Faceoff Between Police Service Commission, Nigeria Police Force Over Recruitment Process


For sometime now, there has been a controversy surrounding the recruitment of some constables into the Nigeria Police Force, NPF by the Police Service Commission, PSC.

The police service commission, PSC under section 153 (1) of the constitution of the federal republic of Nigeria in 1999 (as amended) is saddled with the responsibility, among other things to appoint and promote persons to offices as well as to dismiss and exercise disciplinary control over persons other than the inspector-general of police.

The Nigeria police force, NPF, is the principal law enforcement and the lead security agency in Nigeria, designated by the 1999 constitution (as amended).

To that effect, the 1999 constitution in its capacity has explained the roles and strengths of PSC and NPF duties on recruiting as well as maintaining law and order in the country.

The prolonged conflict between NPF and PSC poses a threat to national security and an embarrassment to the nation.

The faceoff between the NPF and PSC, began when the then inspector-general of police, Mohammed Adamu, moved to recruit 10, 000 constables and then chairman of PSC, Musiliu Smith halted.

The police service commission insisted that the IGP has no such powers to recruit police constables for the force.

The PSC also secured a court judgement stopping the former IGP in its entirety to recruit police constables.

Since 2018, only 20,000 police constables have been recruited.

In 2023, both Nigeria police force and the PSC claimed that the recruitment of the third batch was underway to make it 30,000, but up till now, this has not been achieved, before the fresh controversy.

Recently, the Nigeria police force in a statement raised concerns about irregularities that marred a recent recruitment conducted by the police service commission, which showed that many names of successful candidates were those who did not apply or did not take part in the screening.

The PSC has since challenged NPF to provide evidence to support the allegations peddled against it regarding the recent recruitment of constables.

PSC also accused the police authorities of trying to smuggle over 1,000 candidates into the list, alleging that the IGP office has worked to undermine its efforts.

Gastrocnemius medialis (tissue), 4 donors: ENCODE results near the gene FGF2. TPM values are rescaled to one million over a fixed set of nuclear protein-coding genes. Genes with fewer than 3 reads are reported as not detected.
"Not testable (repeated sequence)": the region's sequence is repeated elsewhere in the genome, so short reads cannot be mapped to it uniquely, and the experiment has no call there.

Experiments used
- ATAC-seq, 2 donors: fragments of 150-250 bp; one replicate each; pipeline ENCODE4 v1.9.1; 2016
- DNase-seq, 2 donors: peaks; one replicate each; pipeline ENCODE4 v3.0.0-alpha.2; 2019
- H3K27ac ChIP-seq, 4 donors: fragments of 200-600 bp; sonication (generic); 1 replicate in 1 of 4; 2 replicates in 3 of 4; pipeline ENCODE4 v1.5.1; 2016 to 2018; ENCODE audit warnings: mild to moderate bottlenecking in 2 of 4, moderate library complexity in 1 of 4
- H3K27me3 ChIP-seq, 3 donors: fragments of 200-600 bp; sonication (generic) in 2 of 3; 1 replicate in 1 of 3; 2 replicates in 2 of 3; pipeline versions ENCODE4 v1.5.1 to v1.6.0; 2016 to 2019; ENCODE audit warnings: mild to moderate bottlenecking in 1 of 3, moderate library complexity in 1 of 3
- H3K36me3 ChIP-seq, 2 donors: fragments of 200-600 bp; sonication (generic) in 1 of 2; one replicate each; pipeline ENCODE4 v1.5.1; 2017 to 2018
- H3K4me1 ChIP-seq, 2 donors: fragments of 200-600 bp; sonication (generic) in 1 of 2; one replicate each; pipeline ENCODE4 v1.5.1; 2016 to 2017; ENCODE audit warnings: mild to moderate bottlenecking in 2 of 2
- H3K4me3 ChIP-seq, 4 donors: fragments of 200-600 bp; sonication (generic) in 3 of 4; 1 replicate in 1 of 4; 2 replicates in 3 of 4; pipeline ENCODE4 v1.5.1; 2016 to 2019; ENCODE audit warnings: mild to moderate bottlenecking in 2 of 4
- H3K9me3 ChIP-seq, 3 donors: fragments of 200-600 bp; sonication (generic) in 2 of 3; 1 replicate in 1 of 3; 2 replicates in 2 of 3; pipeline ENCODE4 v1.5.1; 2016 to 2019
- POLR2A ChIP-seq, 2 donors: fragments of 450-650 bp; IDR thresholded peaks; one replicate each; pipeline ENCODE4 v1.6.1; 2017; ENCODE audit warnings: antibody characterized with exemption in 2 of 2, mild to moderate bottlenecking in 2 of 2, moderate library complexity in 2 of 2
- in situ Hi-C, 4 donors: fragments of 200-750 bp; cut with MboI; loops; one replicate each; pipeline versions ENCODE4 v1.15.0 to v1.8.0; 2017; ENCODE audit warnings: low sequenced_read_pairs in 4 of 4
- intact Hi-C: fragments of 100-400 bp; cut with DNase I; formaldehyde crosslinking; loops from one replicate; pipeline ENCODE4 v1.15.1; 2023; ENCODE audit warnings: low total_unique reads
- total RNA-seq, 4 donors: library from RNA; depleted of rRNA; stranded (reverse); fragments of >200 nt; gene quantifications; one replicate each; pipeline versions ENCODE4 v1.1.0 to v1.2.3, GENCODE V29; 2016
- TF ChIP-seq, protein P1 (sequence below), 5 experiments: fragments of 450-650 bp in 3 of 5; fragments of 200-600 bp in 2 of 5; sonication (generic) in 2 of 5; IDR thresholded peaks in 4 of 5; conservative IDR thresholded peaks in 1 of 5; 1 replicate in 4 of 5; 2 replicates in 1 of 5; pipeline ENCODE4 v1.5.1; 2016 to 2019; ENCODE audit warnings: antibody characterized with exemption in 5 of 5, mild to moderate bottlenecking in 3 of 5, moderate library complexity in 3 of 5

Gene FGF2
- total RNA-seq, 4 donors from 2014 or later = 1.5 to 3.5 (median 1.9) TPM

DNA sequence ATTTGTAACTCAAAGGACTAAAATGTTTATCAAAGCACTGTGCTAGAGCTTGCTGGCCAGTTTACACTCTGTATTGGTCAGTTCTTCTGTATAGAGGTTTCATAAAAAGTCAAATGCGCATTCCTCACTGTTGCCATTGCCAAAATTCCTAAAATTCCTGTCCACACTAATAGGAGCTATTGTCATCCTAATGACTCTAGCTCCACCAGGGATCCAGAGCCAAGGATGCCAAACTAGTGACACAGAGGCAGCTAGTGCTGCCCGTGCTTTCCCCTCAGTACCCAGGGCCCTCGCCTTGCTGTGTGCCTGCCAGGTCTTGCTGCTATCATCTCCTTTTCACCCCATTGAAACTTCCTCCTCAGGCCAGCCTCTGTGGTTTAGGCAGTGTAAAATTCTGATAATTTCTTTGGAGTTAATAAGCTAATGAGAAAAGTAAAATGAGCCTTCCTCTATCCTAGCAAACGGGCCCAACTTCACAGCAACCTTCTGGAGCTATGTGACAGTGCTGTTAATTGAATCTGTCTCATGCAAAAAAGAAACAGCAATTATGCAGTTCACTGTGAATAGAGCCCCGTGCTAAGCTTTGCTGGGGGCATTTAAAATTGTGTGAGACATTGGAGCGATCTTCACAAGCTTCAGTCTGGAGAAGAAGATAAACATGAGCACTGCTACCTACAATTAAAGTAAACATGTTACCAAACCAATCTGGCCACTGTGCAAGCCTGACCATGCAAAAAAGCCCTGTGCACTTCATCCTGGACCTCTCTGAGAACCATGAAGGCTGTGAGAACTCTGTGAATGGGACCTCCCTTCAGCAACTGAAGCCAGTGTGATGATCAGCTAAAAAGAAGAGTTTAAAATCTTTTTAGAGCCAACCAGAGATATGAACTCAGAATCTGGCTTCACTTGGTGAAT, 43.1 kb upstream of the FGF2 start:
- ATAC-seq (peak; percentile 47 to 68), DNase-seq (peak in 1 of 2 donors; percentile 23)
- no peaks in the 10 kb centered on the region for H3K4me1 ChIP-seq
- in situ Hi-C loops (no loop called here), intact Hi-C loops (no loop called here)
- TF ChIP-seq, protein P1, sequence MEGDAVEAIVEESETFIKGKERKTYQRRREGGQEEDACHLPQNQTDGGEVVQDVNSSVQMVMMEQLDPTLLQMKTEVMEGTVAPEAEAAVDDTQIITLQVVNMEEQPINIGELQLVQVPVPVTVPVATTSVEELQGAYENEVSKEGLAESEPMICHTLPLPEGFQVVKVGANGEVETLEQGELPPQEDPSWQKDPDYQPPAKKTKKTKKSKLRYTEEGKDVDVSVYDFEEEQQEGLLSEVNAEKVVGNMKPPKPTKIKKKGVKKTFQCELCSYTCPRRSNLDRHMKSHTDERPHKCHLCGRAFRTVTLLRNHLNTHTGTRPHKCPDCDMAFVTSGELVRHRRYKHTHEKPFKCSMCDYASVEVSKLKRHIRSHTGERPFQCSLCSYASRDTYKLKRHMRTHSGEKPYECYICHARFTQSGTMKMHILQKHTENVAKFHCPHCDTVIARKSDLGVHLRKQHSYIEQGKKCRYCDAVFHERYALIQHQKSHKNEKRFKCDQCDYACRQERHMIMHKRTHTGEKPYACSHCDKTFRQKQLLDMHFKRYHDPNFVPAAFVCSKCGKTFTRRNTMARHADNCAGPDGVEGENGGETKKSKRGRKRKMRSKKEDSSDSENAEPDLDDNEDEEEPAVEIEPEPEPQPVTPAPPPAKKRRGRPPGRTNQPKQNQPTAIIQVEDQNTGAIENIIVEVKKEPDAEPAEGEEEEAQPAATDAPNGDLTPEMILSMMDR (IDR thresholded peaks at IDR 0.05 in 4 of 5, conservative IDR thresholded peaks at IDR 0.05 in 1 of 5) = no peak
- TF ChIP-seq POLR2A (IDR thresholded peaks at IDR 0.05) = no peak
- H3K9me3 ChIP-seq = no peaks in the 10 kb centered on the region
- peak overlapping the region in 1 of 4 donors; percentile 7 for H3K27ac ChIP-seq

The allegations by NPF are not a yardstick for the force to go ahead to recruit officers or reject list of constables screened by the commission.

This brawl between the two federal bodies is an eyesore to the nation and a slap to the agencies.

Rather than working together, the two institutions have been undermining one another with serious implications for national security.

The controversy has caused emotional damage on the candidates who applied and were successfully screened by PSC, but later rejected by NPF.

It has also caused a halt in the strength of security architecture in the country as many officers are leaving the force due to retirement.

Furthermore, no recent recruitment has been made to meet united nation’s recommended ratio of one police officer to 450 people as against a ratio of one police officer to about 600 people in Nigeria.

To tackle this issue, both PSC and the NPF need to engage in meaningful dialogue.

They should ensure that their actions are aligned with the broader goal of public safety and service efficiency.

The resolution of this dispute is crucial in maintaining the integrity of Nigeria’s law enforcement system and fostering public confidence in the nation’s policing institutions.

In addition, President Bola Tinubu should set up a committee for an independent review of the circumstances leading to recruitment challenges and a lasting solution to the impasse.

In conclusion, merging of the two agencies can be a way to cut down cost of governance.

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